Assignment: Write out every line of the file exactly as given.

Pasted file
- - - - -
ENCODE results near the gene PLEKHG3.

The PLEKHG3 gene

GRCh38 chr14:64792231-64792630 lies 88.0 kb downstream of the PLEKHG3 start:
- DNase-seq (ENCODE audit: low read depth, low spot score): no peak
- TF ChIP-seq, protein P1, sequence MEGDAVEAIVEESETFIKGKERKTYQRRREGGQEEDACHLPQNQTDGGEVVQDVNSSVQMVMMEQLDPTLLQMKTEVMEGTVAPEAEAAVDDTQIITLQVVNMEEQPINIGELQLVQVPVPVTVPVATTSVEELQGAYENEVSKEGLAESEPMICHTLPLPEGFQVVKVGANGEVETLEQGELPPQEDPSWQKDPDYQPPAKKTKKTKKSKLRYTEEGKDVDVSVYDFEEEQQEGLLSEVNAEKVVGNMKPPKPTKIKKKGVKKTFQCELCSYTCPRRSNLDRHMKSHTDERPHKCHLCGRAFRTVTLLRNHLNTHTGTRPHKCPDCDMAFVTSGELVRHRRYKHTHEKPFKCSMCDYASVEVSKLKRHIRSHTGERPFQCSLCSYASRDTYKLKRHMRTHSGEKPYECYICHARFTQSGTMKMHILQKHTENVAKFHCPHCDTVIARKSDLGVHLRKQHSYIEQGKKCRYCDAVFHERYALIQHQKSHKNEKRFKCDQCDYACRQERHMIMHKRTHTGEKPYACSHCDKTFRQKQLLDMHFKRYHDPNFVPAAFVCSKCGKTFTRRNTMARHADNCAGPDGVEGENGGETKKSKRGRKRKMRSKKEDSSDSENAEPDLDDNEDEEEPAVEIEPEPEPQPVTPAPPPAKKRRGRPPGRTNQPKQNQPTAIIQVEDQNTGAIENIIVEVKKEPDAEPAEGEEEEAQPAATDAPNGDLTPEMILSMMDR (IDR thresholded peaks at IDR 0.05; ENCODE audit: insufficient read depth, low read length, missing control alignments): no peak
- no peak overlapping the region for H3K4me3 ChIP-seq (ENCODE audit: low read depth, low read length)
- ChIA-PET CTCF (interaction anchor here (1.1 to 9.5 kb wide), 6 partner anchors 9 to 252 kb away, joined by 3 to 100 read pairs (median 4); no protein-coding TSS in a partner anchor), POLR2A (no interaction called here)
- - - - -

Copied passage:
ENCODE results near the gene PLEKHG3.

The PLEKHG3 gene

GRCh38 chr14:64792231-64792630 lies 88.0 kb downstream of the PLEKHG3 start:
- DNase-seq (ENCODE audit: low read depth, low spot score): no peak
- TF ChIP-seq, protein P1, sequence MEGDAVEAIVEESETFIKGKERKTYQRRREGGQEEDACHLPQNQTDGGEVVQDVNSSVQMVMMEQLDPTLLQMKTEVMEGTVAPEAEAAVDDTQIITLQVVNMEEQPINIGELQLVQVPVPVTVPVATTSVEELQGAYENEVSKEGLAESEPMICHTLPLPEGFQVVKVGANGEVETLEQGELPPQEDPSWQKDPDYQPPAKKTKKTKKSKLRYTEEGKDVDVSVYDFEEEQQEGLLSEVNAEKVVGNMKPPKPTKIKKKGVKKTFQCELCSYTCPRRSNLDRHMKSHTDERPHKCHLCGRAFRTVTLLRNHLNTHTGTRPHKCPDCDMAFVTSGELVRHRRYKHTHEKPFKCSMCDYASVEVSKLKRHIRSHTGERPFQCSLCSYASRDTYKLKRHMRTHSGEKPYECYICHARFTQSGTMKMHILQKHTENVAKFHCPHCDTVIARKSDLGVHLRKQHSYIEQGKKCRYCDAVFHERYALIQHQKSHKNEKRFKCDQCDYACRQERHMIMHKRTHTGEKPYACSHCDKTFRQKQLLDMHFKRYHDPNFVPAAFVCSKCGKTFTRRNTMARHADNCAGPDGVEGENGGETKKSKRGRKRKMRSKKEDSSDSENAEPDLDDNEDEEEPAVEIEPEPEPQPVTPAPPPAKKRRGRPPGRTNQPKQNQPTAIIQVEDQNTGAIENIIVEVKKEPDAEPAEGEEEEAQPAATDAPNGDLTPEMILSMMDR (IDR thresholded peaks at IDR 0.05; ENCODE audit: insufficient read depth, low read length, missing control alignments): no peak
- no peak overlapping the region for H3K4me3 ChIP-seq (ENCODE audit: low read depth, low read length)
- ChIA-PET CTCF (interaction anchor here (1.1 to 9.5 kb wide), 6 partner anchors 9 to 252 kb away, joined by 3 to 100 read pairs (median 4); no protein-coding TSS in a partner anchor), POLR2A (no interaction called here)